With Mephisto’s cameo in Spider-Man & Deadpool #5, and theories from Marvel’s own website that he’ll have a larger role within the title in the future, it’s likely that Marvel will revisit elements of One More Day after giving the story its biggest shout-out in years. There’s some speculation that Amazing Spider-Man is building to this as well.
So it seems an appropriate time to consider one of the fan theories from One More Day: Was Mary Jane supposed to be pregnant? Anyone who came to that conclusion is going to have a different understanding of the story—as well as what Peter and MJ gave up—than the typical reader.
The final chapter of One More Day began with Mary Jane standing by a bathroom, shortly after Mephisto offered to save Aunt May’s life in exchange for Peter Parker’s marriage. Some readers came to the conclusion that Mary Jane was throwing up, although this is not explicitly stated at any point.
After Peter and Mary Jane accepted the deal, Mephisto gloated and showed them a vision of the daughter they would have made if they had just stayed married.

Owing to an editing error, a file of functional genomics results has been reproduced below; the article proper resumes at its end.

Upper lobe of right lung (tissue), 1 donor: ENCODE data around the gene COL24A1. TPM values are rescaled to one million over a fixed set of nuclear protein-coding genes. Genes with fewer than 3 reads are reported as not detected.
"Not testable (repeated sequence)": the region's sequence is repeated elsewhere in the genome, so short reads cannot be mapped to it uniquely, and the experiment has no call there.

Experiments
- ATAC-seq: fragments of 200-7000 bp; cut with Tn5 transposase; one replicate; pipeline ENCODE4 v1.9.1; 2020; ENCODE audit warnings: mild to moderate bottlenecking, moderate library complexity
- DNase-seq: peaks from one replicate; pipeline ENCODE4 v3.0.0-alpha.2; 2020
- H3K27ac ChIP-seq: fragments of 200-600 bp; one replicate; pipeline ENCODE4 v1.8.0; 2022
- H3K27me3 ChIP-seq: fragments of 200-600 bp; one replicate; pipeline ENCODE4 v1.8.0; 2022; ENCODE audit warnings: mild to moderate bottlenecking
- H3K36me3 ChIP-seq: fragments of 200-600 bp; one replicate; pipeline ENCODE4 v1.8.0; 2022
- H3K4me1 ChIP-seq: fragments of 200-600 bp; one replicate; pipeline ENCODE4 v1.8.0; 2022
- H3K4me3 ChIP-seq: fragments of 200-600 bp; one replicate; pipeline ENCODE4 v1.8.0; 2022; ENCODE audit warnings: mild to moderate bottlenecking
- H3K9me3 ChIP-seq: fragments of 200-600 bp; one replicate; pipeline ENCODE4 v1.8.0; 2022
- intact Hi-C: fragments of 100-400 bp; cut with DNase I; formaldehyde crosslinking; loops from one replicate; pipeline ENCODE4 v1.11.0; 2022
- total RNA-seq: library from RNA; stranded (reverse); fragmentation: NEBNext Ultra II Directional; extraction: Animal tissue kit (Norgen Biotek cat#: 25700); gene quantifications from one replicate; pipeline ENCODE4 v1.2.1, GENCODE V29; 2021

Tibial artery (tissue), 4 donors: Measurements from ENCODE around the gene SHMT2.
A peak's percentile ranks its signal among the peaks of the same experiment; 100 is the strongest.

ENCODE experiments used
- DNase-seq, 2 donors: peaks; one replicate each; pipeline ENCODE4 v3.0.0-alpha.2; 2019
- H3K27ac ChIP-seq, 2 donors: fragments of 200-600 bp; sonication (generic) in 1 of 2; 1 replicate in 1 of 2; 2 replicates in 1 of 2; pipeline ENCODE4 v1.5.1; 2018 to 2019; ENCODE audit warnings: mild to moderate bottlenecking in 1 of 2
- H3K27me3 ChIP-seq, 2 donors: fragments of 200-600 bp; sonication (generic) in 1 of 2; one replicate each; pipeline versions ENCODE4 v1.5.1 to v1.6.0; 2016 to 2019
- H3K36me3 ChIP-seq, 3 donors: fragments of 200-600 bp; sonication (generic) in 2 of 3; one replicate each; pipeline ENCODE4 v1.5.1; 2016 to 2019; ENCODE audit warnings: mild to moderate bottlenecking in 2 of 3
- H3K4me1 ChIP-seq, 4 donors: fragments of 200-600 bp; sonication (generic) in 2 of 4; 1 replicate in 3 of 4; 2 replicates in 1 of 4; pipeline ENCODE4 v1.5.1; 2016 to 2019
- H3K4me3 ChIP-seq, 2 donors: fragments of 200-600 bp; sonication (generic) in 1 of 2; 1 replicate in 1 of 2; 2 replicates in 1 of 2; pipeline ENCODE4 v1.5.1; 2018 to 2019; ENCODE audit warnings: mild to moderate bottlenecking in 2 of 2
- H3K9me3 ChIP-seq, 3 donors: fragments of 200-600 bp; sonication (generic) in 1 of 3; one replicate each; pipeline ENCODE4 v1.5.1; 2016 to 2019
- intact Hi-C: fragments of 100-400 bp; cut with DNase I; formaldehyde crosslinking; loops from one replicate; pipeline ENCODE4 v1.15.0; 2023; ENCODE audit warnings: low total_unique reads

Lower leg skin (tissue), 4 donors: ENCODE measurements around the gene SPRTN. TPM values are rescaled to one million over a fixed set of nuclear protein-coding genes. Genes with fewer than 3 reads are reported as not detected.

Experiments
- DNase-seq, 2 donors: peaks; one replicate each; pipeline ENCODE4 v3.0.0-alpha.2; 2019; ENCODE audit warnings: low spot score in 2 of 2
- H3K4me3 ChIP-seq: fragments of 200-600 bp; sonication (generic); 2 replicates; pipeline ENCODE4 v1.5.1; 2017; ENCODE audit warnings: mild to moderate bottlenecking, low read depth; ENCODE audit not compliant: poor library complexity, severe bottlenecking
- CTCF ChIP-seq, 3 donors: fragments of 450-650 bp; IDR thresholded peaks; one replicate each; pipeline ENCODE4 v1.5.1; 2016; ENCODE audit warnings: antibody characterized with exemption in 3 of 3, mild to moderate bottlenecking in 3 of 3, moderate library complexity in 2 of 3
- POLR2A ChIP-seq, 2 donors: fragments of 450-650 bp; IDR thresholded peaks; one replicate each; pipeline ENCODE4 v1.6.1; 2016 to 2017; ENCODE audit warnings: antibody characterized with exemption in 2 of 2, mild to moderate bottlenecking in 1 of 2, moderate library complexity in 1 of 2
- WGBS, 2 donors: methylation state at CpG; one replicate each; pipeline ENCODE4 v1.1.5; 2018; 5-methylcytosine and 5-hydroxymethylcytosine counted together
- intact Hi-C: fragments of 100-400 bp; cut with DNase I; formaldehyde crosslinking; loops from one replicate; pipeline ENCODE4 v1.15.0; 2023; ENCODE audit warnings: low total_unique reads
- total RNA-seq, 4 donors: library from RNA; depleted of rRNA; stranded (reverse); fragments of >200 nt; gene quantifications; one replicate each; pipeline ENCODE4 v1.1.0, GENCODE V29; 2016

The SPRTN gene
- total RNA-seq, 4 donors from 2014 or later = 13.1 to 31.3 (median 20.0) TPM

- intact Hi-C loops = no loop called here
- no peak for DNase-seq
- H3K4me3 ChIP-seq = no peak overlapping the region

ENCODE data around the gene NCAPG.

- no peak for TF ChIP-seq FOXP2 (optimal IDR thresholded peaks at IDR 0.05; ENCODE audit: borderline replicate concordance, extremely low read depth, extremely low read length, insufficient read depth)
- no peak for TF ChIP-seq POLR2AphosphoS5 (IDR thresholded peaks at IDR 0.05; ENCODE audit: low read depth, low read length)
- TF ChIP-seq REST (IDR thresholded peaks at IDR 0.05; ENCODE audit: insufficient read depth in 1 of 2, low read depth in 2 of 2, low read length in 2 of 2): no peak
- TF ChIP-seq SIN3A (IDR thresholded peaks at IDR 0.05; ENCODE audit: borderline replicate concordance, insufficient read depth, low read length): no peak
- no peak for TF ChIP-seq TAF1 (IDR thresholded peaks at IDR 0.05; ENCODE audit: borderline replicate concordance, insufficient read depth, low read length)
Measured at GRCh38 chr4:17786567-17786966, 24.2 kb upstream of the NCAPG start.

This was seeded in the preceding chapter, in which Spider-Man met a cryptic little girl and a cross-dressing Mephisto. It may be an understatement to say that this foreshadowed the later scene, considering how obvious the dialogue is. It was pretty clear what JMS and Quesada were setting up—in a scene in which a little red-headed girl, described as a possibility Mephisto doesn’t want to talk about yet—talks about her beautiful mother, and smart father.
Comics is a medium which is heavily reliant on visual shorthand, and a young woman possibly throwing up is visual shorthand for morning sickness. This is also a story that ends with the revelation about the child Mary Jane could have had.
Rob Bricken of Topless Robot was clearly under the impression that this was a plot point. In his rundown of the worst non-Clone Saga Spider-Man stories, he summed up One More Day as Spider-man Sells His Pregnant Supermodel Wife to the Devil. He elaborates the point…